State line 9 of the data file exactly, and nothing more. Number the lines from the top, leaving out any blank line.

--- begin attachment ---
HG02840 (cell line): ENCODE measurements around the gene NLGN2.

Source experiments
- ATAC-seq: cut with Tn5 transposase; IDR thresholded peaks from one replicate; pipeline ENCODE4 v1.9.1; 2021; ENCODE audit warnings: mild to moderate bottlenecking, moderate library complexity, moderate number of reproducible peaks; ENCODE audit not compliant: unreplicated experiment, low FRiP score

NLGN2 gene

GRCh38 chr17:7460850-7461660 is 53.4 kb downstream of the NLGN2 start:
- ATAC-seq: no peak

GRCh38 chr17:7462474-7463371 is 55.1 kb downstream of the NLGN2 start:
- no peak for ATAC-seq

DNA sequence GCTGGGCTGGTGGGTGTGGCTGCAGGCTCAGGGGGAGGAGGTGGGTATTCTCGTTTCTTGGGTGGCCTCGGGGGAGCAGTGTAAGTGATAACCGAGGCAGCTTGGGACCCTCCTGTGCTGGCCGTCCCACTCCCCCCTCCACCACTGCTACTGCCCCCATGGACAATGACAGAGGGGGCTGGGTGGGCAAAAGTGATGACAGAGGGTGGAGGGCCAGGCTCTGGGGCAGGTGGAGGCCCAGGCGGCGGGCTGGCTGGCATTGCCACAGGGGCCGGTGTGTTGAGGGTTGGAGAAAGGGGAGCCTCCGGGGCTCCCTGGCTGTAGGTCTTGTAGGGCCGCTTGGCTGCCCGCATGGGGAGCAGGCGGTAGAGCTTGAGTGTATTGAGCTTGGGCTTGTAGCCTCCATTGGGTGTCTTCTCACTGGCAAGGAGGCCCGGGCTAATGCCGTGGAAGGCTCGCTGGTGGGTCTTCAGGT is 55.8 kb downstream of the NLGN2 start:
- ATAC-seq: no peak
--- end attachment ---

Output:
DNA sequence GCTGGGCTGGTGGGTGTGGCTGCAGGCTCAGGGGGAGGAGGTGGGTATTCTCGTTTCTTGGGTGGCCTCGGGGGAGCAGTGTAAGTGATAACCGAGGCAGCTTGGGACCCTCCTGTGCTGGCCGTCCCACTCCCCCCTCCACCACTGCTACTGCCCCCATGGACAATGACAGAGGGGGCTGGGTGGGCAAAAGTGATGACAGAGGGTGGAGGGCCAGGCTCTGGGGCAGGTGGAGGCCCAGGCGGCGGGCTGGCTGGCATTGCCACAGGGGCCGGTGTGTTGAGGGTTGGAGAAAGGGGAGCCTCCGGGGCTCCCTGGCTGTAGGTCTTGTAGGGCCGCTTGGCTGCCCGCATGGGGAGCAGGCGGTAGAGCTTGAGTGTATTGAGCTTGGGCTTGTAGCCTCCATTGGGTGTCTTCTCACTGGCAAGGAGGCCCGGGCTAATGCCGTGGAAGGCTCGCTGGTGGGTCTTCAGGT is 55.8 kb downstream of the NLGN2 start: